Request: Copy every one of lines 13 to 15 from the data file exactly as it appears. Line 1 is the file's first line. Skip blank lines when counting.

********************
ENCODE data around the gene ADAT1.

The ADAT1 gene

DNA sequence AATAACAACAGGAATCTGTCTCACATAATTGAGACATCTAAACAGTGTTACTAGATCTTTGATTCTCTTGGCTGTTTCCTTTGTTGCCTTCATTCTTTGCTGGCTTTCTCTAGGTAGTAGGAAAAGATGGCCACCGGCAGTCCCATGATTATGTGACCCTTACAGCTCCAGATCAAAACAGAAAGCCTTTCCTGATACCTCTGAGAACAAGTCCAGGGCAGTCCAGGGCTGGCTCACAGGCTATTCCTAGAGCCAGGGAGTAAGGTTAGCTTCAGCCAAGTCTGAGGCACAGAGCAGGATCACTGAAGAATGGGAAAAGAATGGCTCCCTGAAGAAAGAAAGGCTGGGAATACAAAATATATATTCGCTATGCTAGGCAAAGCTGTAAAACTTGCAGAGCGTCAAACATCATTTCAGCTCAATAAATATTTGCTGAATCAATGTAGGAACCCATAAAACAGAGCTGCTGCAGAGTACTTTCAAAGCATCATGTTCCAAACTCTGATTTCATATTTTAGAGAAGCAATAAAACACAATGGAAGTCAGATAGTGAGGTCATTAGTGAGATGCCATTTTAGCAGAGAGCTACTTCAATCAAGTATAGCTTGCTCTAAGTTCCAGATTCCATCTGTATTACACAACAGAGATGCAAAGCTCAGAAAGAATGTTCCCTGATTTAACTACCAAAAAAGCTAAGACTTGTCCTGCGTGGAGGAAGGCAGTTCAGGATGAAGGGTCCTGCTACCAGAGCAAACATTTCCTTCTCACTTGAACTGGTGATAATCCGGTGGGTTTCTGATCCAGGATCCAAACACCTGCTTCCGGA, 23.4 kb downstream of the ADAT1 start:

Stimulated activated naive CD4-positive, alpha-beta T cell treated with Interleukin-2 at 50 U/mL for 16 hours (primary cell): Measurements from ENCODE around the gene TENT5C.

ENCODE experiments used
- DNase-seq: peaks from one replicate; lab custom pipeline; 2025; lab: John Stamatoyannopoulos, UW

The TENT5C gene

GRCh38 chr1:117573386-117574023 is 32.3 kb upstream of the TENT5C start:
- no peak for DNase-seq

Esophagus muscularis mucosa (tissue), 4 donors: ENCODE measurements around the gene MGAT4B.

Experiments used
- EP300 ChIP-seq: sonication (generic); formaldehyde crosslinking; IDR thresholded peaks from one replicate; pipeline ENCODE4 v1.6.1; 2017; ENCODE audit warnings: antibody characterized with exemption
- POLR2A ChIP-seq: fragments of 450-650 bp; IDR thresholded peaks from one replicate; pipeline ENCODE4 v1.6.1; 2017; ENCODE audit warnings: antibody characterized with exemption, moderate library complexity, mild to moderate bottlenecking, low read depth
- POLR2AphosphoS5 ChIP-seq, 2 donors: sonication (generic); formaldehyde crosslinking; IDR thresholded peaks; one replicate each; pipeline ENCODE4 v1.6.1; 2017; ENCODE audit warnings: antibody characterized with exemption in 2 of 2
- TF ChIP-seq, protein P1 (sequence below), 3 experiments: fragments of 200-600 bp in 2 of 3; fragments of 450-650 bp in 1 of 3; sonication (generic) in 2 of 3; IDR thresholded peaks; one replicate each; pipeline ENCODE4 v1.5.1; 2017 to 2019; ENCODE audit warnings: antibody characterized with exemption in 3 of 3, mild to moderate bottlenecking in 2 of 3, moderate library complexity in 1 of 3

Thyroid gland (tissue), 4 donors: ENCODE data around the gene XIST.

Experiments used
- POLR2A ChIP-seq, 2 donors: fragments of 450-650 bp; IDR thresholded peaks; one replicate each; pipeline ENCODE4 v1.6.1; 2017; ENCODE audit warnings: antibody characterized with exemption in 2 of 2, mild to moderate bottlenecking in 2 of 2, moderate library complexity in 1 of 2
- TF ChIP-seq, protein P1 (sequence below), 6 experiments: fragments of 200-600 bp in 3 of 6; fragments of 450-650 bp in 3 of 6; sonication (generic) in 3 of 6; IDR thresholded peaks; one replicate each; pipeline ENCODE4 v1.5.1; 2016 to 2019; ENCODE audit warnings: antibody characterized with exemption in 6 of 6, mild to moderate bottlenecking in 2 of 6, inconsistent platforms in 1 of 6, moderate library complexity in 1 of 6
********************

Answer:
- POLR2A ChIP-seq: fragments of 450-650 bp; IDR thresholded peaks from one replicate; pipeline ENCODE4 v1.6.1; 2017; ENCODE audit warnings: antibody characterized with exemption, moderate library complexity, mild to moderate bottlenecking, low read depth
- POLR2AphosphoS5 ChIP-seq, 2 donors: sonication (generic); formaldehyde crosslinking; IDR thresholded peaks; one replicate each; pipeline ENCODE4 v1.6.1; 2017; ENCODE audit warnings: antibody characterized with exemption in 2 of 2
- TF ChIP-seq, protein P1 (sequence below), 3 experiments: fragments of 200-600 bp in 2 of 3; fragments of 450-650 bp in 1 of 3; sonication (generic) in 2 of 3; IDR thresholded peaks; one replicate each; pipeline ENCODE4 v1.5.1; 2017 to 2019; ENCODE audit warnings: antibody characterized with exemption in 3 of 3, mild to moderate bottlenecking in 2 of 3, moderate library complexity in 1 of 3